MacDirectory Magazine

Pavel Prokopev

MacDirectory magazine is the premiere creative lifestyle magazine for Apple enthusiasts featuring interviews, in-depth tech reviews, Apple news, insights, latest Apple patents, apps, market analysis, entertainment and more.

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Page 12 of 143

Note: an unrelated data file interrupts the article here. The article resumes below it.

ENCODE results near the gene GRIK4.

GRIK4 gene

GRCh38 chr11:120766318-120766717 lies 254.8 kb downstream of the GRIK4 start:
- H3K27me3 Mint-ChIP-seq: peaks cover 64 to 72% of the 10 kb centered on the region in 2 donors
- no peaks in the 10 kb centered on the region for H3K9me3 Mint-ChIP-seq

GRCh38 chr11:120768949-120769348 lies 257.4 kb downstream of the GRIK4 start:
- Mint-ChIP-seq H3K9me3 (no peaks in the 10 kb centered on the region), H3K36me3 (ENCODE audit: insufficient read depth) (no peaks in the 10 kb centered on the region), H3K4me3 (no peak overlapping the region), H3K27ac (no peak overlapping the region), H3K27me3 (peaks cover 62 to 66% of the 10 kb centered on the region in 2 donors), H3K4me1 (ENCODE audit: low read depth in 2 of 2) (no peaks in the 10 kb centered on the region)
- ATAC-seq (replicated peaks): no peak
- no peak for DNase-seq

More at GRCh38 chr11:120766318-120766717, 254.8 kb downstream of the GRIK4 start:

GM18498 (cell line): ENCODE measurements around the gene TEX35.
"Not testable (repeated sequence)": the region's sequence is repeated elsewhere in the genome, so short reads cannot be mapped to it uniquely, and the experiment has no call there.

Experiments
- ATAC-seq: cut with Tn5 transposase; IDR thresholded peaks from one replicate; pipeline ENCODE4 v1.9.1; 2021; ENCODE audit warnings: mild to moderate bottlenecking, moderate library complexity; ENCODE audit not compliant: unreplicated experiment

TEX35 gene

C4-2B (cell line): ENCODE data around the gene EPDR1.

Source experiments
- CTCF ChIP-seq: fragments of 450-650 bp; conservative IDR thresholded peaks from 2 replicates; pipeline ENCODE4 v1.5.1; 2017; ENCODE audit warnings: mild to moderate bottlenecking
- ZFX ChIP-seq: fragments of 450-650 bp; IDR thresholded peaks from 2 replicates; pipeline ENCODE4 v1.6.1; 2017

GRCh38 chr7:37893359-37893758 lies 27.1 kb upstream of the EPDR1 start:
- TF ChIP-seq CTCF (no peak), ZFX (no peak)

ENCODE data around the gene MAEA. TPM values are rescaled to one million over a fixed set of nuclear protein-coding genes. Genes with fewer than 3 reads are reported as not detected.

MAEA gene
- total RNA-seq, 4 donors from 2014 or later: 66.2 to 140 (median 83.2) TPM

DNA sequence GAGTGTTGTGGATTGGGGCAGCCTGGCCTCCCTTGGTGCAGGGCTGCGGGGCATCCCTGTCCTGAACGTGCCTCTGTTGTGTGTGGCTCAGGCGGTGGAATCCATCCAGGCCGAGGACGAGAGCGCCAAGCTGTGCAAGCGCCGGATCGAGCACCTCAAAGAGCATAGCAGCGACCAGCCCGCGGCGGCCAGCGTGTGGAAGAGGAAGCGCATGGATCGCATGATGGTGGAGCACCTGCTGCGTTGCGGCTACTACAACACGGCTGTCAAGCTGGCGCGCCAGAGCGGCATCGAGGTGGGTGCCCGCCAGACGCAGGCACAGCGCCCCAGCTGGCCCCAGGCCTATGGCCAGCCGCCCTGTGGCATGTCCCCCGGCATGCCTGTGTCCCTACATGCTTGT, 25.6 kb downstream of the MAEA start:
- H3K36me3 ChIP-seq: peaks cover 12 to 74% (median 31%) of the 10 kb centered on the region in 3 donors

iPhone 13 specifically for Armenia, Belarus, Kazakhstan, Kyrgyzstan, and Russia. With the iPhone 13 mini also still split into separate versions for mainland China and Hong Kong/Macao, this actually works out to a total of 21 different iPhone models. One notable change is that this year’s non-U.S. North American models will also be sold and supported by carriers in Mexico and Saudi Arabia. Both of these countries were covered last year by the “global” versions of the iPhone 12 instead. Fortunately, this isn’t something you’ll need to worry too much about, as Apple Stores and carriers in each country will only sell the versions specific to those countries, and we’re well past the days when U.S. customers had to worry about buying a “Verizon” or an “AT&T” iPhone. All iPhone models currently sold in the U.S. are compatible with all major U.S. carriers. Furthermore, just like last year’s iPhone 12 lineup, all the North American iPhone 13 models support the same sub-6GHz 5G and 4G/LTE bands. This means that an iPhone 13 bought in Canada will still work fine on any U.S. carrier, just without the faster mmWave speeds available on Verizon’s 5G Ultra Wideband network. It’s also interesting to note that the new sixth-generation iPad mini does not offer support for mmWave 5G at all, unlike the cellular M1 iPad Pro models launched earlier this year. More 5G Bands While Apple naturally didn’t have nearly as much to say about 5G this year, Apple’s iPhone Product Marketing chief, Kaiann Drance, did say during Tuesday’s iPhone 13 presentation that Apple was adding support for more frequency bands to support 5G in more places. Specifically, Drance said the iPhone 13 will offer 5G on 200 more carriers across 60 more countries and regions than the iPhone 12 did. To be clear, however, what Apple’s executives didn’t say is that we’ll see faster 5G speeds – this is about enabling 5G in more places, not making it any faster in those places where it’s already supported. Specifically, the North American iPhone 13 models add three more sub-6GHz 5G bands — n29 (700d MHz), n30 (2300 MHz), and n48 (TD 3600), while the U.S. model adds a third mmWave band — n258, which operates at 26 GHz. What’s interesting is that the n258 band isn’t currently deployed in the United States, where Verizon and AT&T have only licensed the 28GHz and 39GHz spectrum. However, band n258 does cover the spectrum that’s being used in Europe, China, South Korea, and Australia. It’s also already in use by Telstra (Australia), Tele2 (Russia), and Telefonia Mobile Sammarinese in San Marino. This suggests that Apple could have plans to eventually bring the mmWave version of the iPhone 13 to other countries. The Bottom Line If your carrier already supports 5G on the iPhone 12, you shouldn’t expect any improvements in the 5G support on the iPhone 13. There’s no evidence that it’s going to be any faster than the iPhone 12’s 5G speeds. This means that users in the United States and Canada aren’t likely going to see any differences in 5G performance on the new iPhone 13. The new iPhone adds a handful of new frequency bands, but these don’t apply to users in North America (despite being added to the North American iPhone 13 models). Of course, if you live in a country where 5G wasn’t previously supported by the iPhone 12, the extra bands in the iPhone 13 will make a world of difference, as you may actually be able to get a functional 5G iPhone on your carrier for the first time.

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